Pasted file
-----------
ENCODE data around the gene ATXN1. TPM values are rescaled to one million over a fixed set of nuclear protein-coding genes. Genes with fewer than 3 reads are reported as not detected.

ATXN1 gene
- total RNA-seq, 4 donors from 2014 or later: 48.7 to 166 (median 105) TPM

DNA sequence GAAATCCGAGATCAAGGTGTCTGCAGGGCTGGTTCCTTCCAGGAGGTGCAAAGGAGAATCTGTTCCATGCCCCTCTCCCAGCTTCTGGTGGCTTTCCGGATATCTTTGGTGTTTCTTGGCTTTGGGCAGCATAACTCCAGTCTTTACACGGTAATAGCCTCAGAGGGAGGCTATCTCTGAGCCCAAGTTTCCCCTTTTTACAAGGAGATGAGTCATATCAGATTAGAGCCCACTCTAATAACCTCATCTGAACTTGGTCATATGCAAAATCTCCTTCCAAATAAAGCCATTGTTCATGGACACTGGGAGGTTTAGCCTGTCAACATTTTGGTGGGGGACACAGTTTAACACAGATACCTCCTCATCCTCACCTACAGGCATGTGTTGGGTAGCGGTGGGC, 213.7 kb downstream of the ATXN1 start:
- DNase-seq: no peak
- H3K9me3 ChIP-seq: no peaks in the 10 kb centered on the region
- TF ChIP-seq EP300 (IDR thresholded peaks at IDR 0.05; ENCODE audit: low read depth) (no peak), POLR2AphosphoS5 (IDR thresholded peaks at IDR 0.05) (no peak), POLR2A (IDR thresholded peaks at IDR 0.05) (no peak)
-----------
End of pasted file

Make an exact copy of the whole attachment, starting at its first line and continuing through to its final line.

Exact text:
ENCODE data around the gene ATXN1. TPM values are rescaled to one million over a fixed set of nuclear protein-coding genes. Genes with fewer than 3 reads are reported as not detected.

ATXN1 gene
- total RNA-seq, 4 donors from 2014 or later: 48.7 to 166 (median 105) TPM

DNA sequence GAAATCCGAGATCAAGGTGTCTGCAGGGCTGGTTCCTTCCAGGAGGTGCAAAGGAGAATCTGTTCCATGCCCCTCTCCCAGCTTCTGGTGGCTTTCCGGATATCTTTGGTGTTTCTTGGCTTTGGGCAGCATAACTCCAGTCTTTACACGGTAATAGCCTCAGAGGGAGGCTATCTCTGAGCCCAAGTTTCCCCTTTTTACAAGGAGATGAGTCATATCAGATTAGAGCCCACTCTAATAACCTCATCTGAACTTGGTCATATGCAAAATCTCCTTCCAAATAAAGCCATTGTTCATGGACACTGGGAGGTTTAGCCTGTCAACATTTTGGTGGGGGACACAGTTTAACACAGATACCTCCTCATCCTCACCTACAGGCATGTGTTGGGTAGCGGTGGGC, 213.7 kb downstream of the ATXN1 start:
- DNase-seq: no peak
- H3K9me3 ChIP-seq: no peaks in the 10 kb centered on the region
- TF ChIP-seq EP300 (IDR thresholded peaks at IDR 0.05; ENCODE audit: low read depth) (no peak), POLR2AphosphoS5 (IDR thresholded peaks at IDR 0.05) (no peak), POLR2A (IDR thresholded peaks at IDR 0.05) (no peak)